The Sundance Cinemas Screening Room calendar is revving up again at the end of the month, presenting foreign films, documentaries and indies every week start on Jan. 30.
I’ll be back doing post-show chats for a couple of the films (more of those to come), and I’ll have some details coming soon on how you can win tickets to those movies. But until then, here’s a look at what’s coming:
“2015 Oscar Nominated Shorts” (Jan. 30 and Feb. 6) — This increasingly popular series presents all 15 Oscar-nominated short films this year — Animation, Live-Action and Documentary — in three separate screenings for a two-week run. Aside from a chance get an edge in your Oscar pool, it’s a great chance to see some of the innovative work being done in short-form films, especially the animated fare.
“Hits” (Feb. 13) — My review from the 2014 Sundance Film Festival is here. The directorial debut of “Mr. Show” co-creator David Cross is a scathingly funny satire about YouTube nation, as the denizens of a small town — from a wannabe pop star to a municipal gadfly — fight with each other to achieve viral immortality. In addition to the one-week run, there’s a very interesting Feb. 12 screening where audience members can basically pay what they want to see the film. (It’s worth putting some cash in the tip jar for.)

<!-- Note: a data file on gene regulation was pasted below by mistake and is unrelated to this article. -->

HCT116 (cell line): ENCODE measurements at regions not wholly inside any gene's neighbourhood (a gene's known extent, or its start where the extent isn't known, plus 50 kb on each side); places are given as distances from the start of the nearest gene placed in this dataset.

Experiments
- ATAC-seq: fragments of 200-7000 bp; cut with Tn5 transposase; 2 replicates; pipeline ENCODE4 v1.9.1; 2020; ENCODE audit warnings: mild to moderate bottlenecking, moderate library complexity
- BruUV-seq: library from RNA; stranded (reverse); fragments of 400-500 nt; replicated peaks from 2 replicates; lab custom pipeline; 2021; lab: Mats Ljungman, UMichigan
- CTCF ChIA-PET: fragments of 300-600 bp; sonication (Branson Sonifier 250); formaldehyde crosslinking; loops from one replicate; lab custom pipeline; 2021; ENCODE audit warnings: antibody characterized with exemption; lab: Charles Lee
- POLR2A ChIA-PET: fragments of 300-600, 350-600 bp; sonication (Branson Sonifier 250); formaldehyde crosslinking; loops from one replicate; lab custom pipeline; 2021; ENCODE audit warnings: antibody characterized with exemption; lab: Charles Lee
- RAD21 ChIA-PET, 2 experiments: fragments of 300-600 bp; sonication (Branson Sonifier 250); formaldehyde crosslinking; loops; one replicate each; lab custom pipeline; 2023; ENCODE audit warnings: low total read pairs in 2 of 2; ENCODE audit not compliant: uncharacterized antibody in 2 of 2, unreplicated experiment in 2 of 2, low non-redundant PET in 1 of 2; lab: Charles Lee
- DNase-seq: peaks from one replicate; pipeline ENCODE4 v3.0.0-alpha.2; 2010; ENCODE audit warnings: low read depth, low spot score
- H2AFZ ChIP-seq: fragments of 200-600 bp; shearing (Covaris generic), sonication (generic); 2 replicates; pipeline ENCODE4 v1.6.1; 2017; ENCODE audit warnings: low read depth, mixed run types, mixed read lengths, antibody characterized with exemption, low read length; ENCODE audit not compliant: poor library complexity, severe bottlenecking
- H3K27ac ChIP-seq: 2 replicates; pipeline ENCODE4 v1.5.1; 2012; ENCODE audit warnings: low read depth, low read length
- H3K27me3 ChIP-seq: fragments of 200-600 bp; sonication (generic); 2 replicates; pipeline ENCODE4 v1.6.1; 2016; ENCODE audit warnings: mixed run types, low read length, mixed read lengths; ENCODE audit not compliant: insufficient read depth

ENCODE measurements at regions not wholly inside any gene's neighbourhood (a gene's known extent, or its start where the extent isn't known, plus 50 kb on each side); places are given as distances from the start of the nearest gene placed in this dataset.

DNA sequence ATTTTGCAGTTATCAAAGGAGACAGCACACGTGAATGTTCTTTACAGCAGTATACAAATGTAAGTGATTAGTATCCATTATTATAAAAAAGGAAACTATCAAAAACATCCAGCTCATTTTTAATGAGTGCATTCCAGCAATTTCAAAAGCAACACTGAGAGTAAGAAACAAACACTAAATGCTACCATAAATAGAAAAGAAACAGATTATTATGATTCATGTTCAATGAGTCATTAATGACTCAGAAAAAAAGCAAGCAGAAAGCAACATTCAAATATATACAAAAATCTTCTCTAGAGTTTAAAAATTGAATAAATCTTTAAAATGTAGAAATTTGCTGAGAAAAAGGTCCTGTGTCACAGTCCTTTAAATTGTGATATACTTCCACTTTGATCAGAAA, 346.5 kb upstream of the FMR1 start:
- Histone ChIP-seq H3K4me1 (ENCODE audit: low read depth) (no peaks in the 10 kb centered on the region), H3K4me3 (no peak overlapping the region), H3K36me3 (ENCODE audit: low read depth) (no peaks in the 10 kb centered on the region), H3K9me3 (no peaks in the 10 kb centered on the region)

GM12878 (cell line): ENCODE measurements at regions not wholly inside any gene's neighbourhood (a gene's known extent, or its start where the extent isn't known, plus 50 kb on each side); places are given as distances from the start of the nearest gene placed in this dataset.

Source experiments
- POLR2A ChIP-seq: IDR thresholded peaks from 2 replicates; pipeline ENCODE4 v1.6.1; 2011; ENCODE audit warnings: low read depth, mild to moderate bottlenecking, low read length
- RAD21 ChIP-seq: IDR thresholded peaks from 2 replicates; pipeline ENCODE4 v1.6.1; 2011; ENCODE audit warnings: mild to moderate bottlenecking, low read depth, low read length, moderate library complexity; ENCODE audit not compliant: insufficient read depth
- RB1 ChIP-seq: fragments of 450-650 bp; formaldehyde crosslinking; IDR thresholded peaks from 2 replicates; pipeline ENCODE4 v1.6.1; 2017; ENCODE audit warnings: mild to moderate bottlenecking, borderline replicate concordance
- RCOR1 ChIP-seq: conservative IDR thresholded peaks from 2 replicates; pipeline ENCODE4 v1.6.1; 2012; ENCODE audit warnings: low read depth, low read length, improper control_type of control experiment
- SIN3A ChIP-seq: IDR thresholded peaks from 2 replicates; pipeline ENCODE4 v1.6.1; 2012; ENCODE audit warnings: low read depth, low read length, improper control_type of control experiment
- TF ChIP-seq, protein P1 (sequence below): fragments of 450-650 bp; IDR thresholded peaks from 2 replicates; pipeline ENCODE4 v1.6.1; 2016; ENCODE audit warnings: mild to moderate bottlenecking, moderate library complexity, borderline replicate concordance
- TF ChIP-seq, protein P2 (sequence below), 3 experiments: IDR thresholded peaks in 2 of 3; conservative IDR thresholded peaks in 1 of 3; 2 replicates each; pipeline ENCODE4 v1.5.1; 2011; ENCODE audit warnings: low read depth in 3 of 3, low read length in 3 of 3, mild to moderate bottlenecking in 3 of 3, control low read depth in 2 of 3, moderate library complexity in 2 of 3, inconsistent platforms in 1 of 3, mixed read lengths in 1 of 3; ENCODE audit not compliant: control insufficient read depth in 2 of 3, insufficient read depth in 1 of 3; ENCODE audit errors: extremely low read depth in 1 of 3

“Antarctica: A Year on the Ice” (Feb. 20) — This documentary doesn’t follow the march of the penguins, but instead looks at the human denizens of Antarctica and what they do to keep their sanity in harsh and isolated circumstances.
“Mr. Turner” (Feb. 27) — This new Mike Leigh film sparked an Internet meme when an Oscar presenter mangled cinematographer Dick Pope’s name when announcing his nomination Thursday. Aside from that, the film got nominations for production design and costume design, but Timothy Spall was shut out of a Best Actor nomination for his portrayal of the grunting, spitting, rutting painter.
“What We Do In the Shadows” (March 6) — I missed this one at the UW Mini Indie Film Festival last fall, so I’m looking forward to catching this horror comedy, co-written by “Flight of the Conchords” Jemaine Clement as one of several vampires trying to co-exist in the same house. It’s not easy having the same roommate for hundreds of years.
“Leviathan” (March 13) — This Russian film, which just won the Golden Globe for Best Foreign Language Film, is an allegory about Vladimir Putin’s rule, about a cruel small-town mayor who makes life miserable for a worker who dares to defy him.
“Queen and Country” (March 20) — In the latest comedy-drama by legendary British director John Boorman (“Hope and Glory”), two young Brits go off to fight the Korean War.